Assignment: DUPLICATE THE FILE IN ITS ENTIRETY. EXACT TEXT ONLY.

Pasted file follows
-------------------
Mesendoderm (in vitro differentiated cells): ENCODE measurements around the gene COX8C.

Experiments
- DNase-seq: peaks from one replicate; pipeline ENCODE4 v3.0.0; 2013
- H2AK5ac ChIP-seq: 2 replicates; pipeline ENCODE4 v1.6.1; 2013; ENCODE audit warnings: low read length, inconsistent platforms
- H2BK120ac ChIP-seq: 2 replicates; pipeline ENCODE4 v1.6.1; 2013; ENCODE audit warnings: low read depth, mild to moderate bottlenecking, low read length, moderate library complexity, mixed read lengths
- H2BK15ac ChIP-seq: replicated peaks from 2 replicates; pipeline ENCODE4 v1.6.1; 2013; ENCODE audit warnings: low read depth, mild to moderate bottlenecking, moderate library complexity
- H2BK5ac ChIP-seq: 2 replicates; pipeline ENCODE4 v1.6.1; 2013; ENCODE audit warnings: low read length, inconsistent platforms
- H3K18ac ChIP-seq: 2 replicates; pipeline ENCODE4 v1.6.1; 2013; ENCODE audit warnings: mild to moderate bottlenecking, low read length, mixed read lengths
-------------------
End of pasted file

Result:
Mesendoderm (in vitro differentiated cells): ENCODE measurements around the gene COX8C.

Experiments
- DNase-seq: peaks from one replicate; pipeline ENCODE4 v3.0.0; 2013
- H2AK5ac ChIP-seq: 2 replicates; pipeline ENCODE4 v1.6.1; 2013; ENCODE audit warnings: low read length, inconsistent platforms
- H2BK120ac ChIP-seq: 2 replicates; pipeline ENCODE4 v1.6.1; 2013; ENCODE audit warnings: low read depth, mild to moderate bottlenecking, low read length, moderate library complexity, mixed read lengths
- H2BK15ac ChIP-seq: replicated peaks from 2 replicates; pipeline ENCODE4 v1.6.1; 2013; ENCODE audit warnings: low read depth, mild to moderate bottlenecking, moderate library complexity
- H2BK5ac ChIP-seq: 2 replicates; pipeline ENCODE4 v1.6.1; 2013; ENCODE audit warnings: low read length, inconsistent platforms
- H3K18ac ChIP-seq: 2 replicates; pipeline ENCODE4 v1.6.1; 2013; ENCODE audit warnings: mild to moderate bottlenecking, low read length, mixed read lengths